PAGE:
With the high rising costs of tuition and the parallel high cost of living, many people ask the question if it’s worth it to get a masters degree or MBA. To keep up with the cost of living, people may go back to school in hopes of a higher salary upon graduating. Tuition costs are not going down, so this is a big gamble to take. Of course it is going to depend on your location and industry that you work in, but the truth is that nobody has a crystal ball and can give you a definite yes or no on going to graduate school. You must weigh out the pros/cons and do a cost/benefit analysis.
1. What do other’s make in your field and do they have a Masters or MBA?
The first question to ask yourself is where are you now and what do you want to do? Find out how much your boss, director, or high level employees in your company make by using sites like GlassDoor.com and Salary.com. Find out their bio on LinkedIn.com and see what kind of education they have listed in their profile. If you’re seeing a high percentage of them with post graduate degrees and that is that job you eventually want, chances are that you’ll also need a graduate degree.
What kind of bachelor degree do you have and does it compare to the person in the position you want to be in? The degrees that pay the most are in the STEM family. STEM stands for Science, Technology, Engineering, Mathematics.
2. Cost/Benefit Analysis
Don’t just merely look at the cost of tuition. You also have to weigh out what you could be doing with that money if you were not going to grad school. If it costs $30k to go to grad school, how many years would it take for you to pay it off? How much interest would you also have to pay for the life of that student loan? If you had $30k to spend on something else, would it net you a greater return than this diploma? The time you will be spending studying for entrance exams, classes, tests, and writing papers — are you prepared to sacrifice that time? Will you be able to handle the added stress of working full-time while attending classes 3 times a week plus homework, studying, writing, and meeting with classmates for group projects.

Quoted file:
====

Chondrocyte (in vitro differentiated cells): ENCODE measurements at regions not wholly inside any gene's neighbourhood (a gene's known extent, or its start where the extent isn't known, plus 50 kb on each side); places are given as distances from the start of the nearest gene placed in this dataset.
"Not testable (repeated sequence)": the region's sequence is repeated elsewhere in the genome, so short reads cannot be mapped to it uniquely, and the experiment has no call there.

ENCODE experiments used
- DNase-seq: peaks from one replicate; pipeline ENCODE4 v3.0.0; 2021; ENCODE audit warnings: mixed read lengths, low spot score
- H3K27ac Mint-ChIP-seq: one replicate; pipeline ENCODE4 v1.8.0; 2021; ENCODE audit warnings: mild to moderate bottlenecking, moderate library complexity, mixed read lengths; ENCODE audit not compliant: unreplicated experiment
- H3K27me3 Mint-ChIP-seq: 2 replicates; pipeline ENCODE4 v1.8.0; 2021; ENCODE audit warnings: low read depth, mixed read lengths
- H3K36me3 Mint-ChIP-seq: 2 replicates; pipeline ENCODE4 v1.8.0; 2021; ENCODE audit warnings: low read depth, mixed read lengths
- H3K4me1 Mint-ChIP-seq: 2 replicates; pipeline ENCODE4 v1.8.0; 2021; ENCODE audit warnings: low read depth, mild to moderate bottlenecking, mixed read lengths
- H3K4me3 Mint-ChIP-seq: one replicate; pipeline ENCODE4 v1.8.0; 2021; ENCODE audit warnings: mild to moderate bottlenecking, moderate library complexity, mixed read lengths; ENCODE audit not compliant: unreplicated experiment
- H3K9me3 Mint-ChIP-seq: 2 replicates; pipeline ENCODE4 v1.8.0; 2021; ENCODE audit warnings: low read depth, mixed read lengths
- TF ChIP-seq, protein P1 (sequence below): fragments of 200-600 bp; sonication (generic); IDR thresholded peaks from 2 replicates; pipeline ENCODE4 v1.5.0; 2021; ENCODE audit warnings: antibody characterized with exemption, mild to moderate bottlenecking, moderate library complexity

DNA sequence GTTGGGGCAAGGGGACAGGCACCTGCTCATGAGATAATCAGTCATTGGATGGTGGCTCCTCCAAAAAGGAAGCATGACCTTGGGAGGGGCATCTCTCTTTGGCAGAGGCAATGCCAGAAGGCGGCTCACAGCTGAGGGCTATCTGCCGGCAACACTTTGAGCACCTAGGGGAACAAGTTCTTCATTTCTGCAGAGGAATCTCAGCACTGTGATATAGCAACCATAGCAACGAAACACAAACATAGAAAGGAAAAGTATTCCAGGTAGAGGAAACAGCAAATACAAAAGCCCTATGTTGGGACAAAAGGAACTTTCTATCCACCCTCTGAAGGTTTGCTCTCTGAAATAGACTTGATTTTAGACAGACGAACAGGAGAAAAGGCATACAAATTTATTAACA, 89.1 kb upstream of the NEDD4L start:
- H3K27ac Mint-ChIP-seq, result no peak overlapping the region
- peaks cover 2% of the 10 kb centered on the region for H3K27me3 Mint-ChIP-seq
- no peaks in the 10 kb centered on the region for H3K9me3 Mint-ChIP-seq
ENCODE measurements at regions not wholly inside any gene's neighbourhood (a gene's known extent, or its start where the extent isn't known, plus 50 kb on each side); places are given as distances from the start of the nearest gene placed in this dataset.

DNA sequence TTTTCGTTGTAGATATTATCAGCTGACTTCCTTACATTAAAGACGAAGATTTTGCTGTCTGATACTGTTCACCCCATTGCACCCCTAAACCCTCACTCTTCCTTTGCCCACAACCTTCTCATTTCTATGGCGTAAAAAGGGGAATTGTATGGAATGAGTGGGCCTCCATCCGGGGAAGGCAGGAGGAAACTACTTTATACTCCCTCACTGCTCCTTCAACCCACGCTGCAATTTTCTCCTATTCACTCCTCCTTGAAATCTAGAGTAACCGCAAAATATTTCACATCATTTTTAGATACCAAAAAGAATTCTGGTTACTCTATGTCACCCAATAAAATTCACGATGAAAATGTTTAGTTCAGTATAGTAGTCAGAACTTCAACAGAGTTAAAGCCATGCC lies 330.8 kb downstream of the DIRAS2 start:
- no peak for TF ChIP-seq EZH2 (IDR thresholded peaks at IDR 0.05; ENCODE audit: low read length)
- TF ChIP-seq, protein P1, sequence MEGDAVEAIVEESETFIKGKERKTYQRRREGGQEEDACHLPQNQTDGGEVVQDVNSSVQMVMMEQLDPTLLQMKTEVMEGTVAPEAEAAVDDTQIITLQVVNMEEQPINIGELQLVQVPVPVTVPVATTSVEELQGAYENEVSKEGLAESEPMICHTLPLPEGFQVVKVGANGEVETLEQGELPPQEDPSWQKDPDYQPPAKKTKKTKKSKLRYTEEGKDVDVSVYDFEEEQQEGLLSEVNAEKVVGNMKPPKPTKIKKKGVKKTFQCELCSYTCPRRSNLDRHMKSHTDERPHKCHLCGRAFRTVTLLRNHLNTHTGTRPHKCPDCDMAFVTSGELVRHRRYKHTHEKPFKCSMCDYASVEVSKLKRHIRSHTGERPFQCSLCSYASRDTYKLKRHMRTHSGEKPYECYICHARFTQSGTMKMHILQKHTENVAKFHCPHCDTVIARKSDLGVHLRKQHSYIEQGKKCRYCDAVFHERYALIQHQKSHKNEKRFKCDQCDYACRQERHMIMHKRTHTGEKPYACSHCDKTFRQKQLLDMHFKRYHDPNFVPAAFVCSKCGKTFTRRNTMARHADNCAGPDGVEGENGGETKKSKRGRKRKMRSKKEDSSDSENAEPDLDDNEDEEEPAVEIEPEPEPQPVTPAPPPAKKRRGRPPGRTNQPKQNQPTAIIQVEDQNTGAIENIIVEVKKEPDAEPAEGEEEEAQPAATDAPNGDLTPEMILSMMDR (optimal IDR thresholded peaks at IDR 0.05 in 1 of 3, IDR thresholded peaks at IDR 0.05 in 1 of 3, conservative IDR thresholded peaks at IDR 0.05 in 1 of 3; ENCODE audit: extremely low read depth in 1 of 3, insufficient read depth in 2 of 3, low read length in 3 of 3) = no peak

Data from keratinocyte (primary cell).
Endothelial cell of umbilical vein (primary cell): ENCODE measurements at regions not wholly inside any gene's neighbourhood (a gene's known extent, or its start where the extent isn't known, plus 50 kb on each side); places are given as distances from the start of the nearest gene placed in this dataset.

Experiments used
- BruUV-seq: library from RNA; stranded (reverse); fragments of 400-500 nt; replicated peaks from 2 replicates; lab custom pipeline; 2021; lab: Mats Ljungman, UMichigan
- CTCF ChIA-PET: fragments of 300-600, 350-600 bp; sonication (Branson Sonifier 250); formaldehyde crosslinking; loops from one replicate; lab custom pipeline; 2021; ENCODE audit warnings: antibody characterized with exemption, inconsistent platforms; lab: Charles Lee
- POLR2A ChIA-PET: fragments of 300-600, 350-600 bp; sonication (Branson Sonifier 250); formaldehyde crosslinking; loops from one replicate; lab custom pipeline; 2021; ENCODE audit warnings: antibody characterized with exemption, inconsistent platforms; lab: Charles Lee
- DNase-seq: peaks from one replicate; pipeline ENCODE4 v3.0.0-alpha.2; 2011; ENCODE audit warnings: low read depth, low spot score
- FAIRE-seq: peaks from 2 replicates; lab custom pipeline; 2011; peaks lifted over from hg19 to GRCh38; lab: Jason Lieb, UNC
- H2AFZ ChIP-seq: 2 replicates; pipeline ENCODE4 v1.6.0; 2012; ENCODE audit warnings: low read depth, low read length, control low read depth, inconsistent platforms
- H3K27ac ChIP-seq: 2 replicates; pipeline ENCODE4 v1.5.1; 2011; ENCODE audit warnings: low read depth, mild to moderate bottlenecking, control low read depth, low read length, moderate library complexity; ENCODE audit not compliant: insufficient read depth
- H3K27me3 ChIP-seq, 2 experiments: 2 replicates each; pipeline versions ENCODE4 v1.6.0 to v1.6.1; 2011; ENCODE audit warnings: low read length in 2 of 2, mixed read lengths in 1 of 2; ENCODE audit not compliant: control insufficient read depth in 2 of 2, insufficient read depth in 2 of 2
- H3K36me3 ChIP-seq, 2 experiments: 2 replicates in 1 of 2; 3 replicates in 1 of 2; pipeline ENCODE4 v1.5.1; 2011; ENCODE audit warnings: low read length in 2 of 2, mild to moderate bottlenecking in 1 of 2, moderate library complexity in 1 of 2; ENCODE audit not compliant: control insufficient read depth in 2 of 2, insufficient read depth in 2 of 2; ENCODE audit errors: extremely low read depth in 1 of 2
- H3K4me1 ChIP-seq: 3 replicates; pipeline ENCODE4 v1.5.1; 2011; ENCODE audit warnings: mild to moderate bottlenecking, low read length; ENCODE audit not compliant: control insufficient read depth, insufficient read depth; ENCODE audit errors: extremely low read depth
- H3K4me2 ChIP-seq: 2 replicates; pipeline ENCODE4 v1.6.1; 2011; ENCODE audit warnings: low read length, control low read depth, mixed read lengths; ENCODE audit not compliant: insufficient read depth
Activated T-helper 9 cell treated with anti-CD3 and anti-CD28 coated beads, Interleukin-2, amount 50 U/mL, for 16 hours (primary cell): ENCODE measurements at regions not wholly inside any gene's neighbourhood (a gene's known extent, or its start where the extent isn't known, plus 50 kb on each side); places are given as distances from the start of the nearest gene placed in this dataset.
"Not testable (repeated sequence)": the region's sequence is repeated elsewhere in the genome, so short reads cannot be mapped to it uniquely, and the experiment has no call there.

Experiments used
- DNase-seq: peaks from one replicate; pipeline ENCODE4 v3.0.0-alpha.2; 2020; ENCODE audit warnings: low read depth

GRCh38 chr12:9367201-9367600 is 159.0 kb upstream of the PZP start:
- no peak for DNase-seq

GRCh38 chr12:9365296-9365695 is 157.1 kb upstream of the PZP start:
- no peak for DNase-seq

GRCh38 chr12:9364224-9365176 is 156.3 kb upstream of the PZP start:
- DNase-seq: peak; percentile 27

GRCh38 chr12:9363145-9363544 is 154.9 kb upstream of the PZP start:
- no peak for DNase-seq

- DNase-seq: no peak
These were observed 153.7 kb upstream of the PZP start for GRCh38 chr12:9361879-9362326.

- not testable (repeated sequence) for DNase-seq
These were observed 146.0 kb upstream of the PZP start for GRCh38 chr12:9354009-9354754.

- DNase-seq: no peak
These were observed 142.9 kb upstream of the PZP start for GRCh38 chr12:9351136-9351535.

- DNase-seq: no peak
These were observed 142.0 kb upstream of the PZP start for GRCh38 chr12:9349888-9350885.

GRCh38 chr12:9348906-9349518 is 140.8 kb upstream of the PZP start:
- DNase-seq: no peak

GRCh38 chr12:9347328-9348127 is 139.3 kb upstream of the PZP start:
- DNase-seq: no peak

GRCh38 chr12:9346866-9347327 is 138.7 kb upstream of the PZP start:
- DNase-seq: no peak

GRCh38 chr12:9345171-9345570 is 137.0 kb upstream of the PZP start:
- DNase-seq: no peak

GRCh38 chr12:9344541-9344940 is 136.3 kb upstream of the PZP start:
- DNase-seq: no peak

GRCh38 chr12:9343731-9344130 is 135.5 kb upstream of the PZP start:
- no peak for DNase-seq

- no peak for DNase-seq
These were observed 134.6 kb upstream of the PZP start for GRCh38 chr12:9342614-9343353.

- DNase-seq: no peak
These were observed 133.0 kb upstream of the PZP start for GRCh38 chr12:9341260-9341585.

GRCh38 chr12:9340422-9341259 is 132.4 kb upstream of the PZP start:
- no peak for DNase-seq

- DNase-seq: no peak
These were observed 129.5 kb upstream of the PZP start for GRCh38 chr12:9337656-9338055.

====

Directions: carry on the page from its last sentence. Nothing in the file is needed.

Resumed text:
Some people work for companies who will pay for a fraction of all of the tuition costs. Usually it comes with a stipulation where you have to keep working at that company for a year after you graduate or will have to pay back the money. Also you likely will have to graduate with a high GPA or your company may not help pay for it.
3. Are you good enough?
Are your grades good enough in your bachelor academic career to propel you into a good grad school? Did you get high scores on your GRE or GMAT? If you cannot get into a good grad school, is it even worth going? Some say that you should not waste your money on low tier graduate schools because it is not worth the cost and time spent. This is up to your own judgement though.
What will happen after your graduate? Will your current employer promote you? The answer is most likely not. You will need to find a new job that will value your education more. How much experience do you have? Will your experience take you farther or will you need a graduate degree to help you.